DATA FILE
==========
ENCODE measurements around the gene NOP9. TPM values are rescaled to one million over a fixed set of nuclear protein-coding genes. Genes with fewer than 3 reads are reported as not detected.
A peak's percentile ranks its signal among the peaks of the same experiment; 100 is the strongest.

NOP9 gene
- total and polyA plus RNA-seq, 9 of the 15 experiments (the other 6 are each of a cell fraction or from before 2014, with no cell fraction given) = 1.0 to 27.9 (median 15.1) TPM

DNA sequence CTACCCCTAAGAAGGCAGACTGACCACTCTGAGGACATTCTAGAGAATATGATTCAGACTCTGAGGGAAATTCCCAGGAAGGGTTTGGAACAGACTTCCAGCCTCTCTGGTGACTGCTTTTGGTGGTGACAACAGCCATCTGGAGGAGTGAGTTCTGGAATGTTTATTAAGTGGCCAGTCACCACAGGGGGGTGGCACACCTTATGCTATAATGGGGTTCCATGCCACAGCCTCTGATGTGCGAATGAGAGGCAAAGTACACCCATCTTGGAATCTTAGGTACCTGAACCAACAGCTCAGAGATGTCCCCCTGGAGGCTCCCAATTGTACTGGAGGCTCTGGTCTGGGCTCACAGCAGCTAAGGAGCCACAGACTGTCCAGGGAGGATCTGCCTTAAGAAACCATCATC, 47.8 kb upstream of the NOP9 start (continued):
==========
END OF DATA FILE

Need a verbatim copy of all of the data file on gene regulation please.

ENCODE measurements around the gene NOP9. TPM values are rescaled to one million over a fixed set of nuclear protein-coding genes. Genes with fewer than 3 reads are reported as not detected.
A peak's percentile ranks its signal among the peaks of the same experiment; 100 is the strongest.

NOP9 gene
- total and polyA plus RNA-seq, 9 of the 15 experiments (the other 6 are each of a cell fraction or from before 2014, with no cell fraction given) = 1.0 to 27.9 (median 15.1) TPM

DNA sequence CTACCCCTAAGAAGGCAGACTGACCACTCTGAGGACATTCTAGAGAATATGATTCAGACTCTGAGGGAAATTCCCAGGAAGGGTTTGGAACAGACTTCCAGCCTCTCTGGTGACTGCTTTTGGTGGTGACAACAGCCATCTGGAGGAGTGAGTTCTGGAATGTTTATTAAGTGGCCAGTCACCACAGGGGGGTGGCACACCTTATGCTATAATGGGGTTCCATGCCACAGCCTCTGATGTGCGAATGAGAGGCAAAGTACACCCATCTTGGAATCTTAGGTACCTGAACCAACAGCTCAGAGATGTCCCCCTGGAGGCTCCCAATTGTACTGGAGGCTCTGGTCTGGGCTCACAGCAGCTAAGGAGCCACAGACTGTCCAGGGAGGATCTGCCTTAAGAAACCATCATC, 47.8 kb upstream of the NOP9 start (continued):